We Americans love to drive , and we love our cars. Even as advances in automotive technology continue to increase the distance between today’s modern autos and the gas-guzzling jalopies of yore, we’re still drawn to the classics; there’s just something cool about old cars. Just in time for the Fourth of July, here’s our list of the 5 most iconic American cars.
1957 Chevy Bel Air
The ’57 Chevy has a full name: it’s the 1957 Chevrolet Bel Air. The car that epitomizes Fifties-era hot rods (those fins!), Bel Airs produced from 1955 through 1957 sported more than just looks: the car was powered by a small-block V8, the first in a Chevy since 1918.
1968 Ford Fastback Mustang GT
It’s possible that next to James Bond’s Aston Martin, the ’68 Mustang driven by San Francisco police lieutenant Frank Bullitt is the most iconic action movie sports car ever. (We’re willing to entertain arguments that the black Trans Am driven by Bo “Bandit” Darville tops Bullitt’s Fastback.)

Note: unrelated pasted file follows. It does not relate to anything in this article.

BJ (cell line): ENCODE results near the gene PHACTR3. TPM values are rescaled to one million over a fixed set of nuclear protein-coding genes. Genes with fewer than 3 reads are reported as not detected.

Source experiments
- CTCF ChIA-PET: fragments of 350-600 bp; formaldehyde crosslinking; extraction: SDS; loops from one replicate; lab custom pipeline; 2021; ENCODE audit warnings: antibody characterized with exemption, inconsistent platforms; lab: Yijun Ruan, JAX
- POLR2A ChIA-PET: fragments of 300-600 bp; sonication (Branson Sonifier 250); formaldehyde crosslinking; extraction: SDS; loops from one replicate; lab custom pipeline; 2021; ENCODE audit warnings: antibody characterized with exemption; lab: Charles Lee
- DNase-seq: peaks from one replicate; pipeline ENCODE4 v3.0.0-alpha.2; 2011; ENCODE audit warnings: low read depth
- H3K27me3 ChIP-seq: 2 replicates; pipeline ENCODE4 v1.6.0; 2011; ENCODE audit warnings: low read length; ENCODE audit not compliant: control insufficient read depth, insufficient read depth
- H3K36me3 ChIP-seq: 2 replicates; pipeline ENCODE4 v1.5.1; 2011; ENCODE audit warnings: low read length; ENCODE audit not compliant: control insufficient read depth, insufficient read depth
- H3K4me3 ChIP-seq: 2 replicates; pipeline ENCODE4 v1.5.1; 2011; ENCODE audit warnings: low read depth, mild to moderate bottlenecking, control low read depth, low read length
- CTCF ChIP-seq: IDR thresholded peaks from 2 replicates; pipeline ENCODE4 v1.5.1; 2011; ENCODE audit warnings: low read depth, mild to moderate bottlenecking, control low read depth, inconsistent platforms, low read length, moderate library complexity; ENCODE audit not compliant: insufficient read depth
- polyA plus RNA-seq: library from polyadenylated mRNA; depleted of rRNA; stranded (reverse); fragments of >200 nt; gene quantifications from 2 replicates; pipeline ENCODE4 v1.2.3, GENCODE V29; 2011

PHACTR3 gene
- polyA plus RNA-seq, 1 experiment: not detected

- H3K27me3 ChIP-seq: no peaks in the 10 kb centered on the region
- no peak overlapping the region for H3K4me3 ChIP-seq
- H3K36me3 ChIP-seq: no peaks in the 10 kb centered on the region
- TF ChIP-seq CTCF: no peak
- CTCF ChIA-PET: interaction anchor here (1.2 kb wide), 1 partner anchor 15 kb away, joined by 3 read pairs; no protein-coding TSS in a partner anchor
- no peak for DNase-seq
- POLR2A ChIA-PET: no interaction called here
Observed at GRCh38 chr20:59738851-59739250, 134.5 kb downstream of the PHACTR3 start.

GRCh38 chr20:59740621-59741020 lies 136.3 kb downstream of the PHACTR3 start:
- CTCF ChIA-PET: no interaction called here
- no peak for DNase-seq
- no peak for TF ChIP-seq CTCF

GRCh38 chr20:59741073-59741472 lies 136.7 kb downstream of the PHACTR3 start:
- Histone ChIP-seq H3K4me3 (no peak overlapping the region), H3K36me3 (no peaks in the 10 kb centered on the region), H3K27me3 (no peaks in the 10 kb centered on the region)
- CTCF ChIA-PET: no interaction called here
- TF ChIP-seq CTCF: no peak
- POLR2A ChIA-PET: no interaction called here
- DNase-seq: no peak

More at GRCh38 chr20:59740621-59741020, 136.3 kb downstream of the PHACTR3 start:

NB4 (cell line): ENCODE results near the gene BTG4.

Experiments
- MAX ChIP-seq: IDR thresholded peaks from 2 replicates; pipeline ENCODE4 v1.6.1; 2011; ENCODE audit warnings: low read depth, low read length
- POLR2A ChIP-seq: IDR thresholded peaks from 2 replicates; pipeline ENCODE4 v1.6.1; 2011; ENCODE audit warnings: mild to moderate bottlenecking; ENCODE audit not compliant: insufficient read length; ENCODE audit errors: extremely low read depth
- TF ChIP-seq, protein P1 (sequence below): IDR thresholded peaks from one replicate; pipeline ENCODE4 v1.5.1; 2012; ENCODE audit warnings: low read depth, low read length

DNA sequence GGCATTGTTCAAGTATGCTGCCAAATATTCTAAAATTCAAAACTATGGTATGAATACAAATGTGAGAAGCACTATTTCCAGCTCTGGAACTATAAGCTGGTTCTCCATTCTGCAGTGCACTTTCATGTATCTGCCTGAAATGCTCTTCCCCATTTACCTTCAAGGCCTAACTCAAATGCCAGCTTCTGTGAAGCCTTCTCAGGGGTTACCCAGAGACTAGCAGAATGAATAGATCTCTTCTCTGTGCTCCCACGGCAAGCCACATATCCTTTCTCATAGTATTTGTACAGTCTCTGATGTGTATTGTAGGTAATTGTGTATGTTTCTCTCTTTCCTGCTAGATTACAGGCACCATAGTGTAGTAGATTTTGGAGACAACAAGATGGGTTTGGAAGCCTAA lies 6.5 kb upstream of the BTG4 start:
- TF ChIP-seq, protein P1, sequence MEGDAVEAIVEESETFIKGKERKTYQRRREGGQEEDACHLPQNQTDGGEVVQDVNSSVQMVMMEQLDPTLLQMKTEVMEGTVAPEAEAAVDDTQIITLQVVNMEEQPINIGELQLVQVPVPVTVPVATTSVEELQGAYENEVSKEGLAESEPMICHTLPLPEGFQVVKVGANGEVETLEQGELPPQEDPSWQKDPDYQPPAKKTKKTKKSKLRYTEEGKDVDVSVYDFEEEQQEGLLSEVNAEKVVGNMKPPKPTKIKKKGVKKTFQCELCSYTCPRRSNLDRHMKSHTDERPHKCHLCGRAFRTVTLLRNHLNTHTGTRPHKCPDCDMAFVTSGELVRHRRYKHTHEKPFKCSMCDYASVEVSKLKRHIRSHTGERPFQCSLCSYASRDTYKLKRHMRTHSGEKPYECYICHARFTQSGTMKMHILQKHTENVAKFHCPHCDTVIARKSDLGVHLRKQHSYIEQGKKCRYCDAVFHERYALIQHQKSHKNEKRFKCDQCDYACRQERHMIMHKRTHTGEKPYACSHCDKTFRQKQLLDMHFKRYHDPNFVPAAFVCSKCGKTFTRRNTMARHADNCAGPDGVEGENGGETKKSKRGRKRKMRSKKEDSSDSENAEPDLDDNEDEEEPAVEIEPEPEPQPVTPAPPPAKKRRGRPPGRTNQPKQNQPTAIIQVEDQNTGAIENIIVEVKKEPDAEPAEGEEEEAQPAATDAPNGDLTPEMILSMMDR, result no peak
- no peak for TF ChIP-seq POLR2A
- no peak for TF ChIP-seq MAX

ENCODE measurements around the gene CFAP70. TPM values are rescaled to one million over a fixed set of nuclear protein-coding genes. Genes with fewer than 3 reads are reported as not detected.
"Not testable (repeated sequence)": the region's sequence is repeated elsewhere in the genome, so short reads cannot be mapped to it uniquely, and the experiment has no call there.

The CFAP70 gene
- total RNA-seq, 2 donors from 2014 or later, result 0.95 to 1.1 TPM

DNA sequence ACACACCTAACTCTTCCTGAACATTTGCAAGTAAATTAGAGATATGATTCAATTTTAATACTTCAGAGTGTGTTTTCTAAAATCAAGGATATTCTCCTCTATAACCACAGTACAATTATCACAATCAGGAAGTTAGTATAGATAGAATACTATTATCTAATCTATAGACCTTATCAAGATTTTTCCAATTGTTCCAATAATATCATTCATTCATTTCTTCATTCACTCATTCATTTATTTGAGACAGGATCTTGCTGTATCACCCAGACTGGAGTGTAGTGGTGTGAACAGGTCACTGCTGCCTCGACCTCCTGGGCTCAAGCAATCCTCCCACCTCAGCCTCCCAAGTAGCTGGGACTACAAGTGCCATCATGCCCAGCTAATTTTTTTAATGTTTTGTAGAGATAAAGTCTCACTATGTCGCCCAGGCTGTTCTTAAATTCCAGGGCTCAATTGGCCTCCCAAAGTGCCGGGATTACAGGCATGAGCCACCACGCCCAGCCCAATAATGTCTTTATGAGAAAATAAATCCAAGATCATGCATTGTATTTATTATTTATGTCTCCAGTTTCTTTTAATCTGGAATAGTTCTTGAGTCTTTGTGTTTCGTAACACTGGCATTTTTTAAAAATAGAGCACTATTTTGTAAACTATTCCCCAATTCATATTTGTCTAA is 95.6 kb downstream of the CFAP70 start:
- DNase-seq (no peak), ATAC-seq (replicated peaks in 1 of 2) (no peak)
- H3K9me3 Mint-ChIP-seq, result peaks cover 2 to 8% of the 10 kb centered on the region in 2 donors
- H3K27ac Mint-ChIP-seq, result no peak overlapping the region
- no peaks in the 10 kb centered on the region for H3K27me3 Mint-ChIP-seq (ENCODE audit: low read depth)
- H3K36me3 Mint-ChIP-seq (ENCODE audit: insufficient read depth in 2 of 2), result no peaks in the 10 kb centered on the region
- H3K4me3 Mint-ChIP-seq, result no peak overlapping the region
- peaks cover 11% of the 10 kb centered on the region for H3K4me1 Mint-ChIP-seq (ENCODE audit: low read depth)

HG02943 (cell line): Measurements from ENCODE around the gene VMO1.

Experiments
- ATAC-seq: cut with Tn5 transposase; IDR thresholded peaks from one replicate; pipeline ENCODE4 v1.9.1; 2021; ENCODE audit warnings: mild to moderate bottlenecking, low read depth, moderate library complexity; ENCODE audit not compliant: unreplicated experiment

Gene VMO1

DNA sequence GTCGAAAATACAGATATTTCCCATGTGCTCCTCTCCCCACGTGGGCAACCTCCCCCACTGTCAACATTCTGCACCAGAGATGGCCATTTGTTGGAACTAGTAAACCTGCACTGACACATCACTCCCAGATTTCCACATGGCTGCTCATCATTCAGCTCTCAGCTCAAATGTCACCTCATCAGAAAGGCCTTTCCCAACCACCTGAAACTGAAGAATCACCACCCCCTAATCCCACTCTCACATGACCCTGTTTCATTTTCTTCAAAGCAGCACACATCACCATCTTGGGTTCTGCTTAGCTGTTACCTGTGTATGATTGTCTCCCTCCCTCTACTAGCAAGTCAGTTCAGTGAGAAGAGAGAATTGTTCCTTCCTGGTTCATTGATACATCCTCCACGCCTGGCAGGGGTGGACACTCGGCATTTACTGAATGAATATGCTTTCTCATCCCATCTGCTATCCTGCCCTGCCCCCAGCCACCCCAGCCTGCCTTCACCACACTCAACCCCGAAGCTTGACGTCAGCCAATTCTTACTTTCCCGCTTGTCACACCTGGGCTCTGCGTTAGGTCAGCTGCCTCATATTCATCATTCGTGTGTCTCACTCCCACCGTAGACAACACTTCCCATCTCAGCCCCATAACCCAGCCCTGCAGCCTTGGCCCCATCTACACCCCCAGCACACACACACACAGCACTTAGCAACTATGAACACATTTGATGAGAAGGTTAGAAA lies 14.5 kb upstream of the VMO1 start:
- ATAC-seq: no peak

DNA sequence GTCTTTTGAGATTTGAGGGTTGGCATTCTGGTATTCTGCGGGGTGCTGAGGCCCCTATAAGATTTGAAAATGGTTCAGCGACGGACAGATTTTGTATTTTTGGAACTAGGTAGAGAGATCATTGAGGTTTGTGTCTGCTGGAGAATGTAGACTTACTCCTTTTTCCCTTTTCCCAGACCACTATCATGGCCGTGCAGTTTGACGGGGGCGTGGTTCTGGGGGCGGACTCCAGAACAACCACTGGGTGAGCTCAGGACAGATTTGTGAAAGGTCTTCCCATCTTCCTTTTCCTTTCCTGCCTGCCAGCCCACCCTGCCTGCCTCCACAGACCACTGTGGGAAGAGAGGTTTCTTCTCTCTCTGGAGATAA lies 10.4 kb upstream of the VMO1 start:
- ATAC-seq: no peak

1963 Chevy Corvette
The Corvette has gone through many redesigns, and remarkably every single version of the car has been a winner. (Sorry, Mustang, but we remember how you looked for most of the 90’s.) The ’63 edition remains the pinnacle, thanks to that awesome New Frontier-inspired, retro Space Age cool split rear window.
1943 Willys Jeep
The original SUV began life as a military vehicle. During World War II, over 500,000 Jeeps were built for the Allied military; the Willys-Overland Motors company and Ford Motors divided production. The origin of the name “Jeep”? It’s widely believed that it stemmed from Ford’s official name for the vehicle – the GPW.
1908 Ford Model T
It wasn’t the first car ever built – that was the Benz Patent-Motorwagen, invented by Karl Benz. And it certainly wasn’t much of a performance car – the Model T’s top speed was only about 45 mph. But Henry Ford took building cars to a whole new level, applying assembly line work practices and enabling Ford to mass produce the Model T. It’s safe to say that Ford radically altered not only the American transportation industry, but American culture itself.